Trump trails all six by between five and 13 points, with Joe Biden holding the biggest advantage and the lesser-known candidates — Sen. Cory Booker (N.J.) and Mayor Pete Buttigieg — holding the smallest leads.
The findings mirror the limited head-to-head polling we’ve seen in some key early states, with Trump trailing by as much as double digits in crucial Michigan and Pennsylvania, and even trailing Biden in Texas (!) in another Quinnipiac poll. Trump also trails in most national head-to-heads, although often not by as much as Quinnipiac indicates.
As with all polling at this early a juncture, it should not be used to predict any outcomes. Things can and will change. Biden, most notably, remains very popular from his time as vice president, and few analysts expect he’ll be able to maintain that for an entire campaign.
But these polls are beginning to paint a pretty unified picture of Trump’s current political standing as the 2020 race lurches to a start, and it’s decidedly not a strong one. And if there’s one thing the last two years have shown us, it’s that Trump’s political standing hasn’t changed much.
The Times reports this has begun to register with Trump, so much that he has instructed aides to pretend the polls don’t say what they do:
After being briefed on a devastating 17-state poll conducted by his campaign pollster, Tony Fabrizio, Mr. Trump told aides to deny that his internal polling showed him trailing Mr. Biden in many of the states he needs to win, even though he is also trailing in public polls from key states like Texas, Michigan and Pennsylvania. And when top-line details of the polling leaked, including numbers showing the president lagging in a cluster of critical Rust Belt states, Mr. Trump instructed aides to say publicly that other data showed him doing well.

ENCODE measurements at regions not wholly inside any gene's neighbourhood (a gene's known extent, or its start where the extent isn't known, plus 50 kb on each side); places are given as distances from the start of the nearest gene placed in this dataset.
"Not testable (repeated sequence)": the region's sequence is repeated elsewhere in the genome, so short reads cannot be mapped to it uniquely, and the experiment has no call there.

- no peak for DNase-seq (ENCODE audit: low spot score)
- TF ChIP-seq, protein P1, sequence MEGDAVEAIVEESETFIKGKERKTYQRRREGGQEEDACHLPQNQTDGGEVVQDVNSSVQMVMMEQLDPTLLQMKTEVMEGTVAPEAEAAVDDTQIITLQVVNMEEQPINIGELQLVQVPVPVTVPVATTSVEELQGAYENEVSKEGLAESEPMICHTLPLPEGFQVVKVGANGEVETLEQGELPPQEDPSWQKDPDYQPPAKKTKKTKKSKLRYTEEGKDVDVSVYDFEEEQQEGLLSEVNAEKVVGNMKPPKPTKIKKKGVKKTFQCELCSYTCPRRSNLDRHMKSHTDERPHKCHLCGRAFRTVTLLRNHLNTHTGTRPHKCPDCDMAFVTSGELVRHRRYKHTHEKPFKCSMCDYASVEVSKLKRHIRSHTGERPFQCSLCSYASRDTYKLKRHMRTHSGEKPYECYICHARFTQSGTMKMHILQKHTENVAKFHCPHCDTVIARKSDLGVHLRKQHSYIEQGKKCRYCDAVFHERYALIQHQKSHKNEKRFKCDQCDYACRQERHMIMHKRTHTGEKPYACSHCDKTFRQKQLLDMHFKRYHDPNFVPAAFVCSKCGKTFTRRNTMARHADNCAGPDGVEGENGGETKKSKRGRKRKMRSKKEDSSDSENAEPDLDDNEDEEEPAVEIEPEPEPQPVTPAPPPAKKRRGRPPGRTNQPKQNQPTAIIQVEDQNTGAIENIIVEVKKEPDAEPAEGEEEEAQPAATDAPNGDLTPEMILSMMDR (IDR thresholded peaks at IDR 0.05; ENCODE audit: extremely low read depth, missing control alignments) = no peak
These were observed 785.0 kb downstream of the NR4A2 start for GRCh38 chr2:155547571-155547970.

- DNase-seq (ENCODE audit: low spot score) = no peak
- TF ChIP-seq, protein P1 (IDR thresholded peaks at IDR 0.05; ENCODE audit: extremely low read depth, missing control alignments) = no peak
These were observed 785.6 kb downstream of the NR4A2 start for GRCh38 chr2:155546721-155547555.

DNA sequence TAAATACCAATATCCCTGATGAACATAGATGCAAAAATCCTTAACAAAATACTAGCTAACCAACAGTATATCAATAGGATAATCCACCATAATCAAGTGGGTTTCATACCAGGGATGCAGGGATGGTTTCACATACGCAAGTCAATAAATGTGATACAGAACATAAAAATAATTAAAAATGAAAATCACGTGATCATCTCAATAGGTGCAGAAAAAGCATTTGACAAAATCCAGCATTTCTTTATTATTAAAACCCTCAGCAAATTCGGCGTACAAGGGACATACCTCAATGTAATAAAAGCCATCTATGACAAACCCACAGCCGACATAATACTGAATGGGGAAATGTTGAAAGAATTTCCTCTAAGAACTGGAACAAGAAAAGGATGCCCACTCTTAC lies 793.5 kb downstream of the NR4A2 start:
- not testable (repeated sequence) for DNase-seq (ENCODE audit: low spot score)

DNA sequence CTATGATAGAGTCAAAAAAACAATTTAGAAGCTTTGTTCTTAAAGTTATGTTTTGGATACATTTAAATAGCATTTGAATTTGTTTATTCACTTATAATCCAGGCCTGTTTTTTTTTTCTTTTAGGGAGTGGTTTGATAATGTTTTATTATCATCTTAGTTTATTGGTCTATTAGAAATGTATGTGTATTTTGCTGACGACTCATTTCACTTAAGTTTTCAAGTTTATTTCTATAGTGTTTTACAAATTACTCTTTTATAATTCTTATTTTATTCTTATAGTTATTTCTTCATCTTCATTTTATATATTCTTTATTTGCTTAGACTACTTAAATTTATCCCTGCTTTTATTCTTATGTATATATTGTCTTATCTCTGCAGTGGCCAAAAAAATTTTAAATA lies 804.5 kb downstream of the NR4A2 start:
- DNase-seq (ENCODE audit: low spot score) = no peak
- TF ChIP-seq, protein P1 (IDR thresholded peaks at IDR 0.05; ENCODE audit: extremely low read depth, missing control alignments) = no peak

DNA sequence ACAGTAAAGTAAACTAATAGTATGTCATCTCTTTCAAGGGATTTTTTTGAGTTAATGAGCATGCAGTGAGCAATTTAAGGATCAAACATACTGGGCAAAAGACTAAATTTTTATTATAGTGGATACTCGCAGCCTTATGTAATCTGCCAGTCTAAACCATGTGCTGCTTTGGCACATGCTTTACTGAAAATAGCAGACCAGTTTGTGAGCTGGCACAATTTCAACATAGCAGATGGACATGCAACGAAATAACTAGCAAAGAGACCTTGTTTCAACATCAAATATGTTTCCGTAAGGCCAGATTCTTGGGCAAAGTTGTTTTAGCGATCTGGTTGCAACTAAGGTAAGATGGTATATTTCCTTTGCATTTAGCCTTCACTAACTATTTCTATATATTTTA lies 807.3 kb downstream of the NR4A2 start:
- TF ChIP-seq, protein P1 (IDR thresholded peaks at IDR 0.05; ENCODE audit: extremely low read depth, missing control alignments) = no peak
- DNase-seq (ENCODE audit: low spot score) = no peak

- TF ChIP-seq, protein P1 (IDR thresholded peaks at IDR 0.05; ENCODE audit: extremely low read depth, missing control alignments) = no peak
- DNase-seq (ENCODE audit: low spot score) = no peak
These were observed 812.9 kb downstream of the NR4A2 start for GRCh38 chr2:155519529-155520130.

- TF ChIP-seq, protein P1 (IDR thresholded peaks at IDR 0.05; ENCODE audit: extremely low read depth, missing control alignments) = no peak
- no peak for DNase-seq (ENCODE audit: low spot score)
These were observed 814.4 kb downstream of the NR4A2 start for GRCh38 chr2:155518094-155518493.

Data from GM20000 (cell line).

As ominous as the general election matchups in the new Quinnipiac poll are some of the other questions it posed. For instance, the vast majority of the country (7 in 10 people) regards the economy as good — a finding that would appear to be Trump’s ace in the hole. But 41 percent say it’s good and also credit Trump for that. Among independents, 6 in 10 either say the economy is not good or that Trump deserves no credit. Thirty-four percent think it’s good, thanks to Trump.
Trump also trails each Democrat among independents by at least 15 points, so even if you think the sample is off in some way, that’s a pretty grim starting point. Trump won independents in 2016, according to exit polls, by four points. He trails Biden among them by 30 points.
Trump was asked about the Times report and his standing in the poll shortly before the Quinnipiac poll dropped Tuesday, and all he could muster is that there is a Rasmussen poll showing him at 50 percent approval. Rasmussen has frequently been Trump’s best poll, with no other pollster consistently mirroring its numbers.
Asked whether he instructed aides to lie about the polls, Trump said: “I never do. My poll numbers are great. The amazing thing is all I do is get hit by this phony witch hunt.”
He went on to decry the public polls showing him trailing as “fake polls” that are meant to suppress votes, which isn’t how push-polling works. (There is no sense in suppressing votes 17 months before an election.)
Update: Trump continued to dispute the Times report on Wednesday morning.
What’s clear is that Trump was worried about his polls before Tuesday, and now he must be even more worried. It’s beginning to appear that if the Democrats can avoid their candidate being torn apart by the primary process and then Trump, they’re in a really good position to start.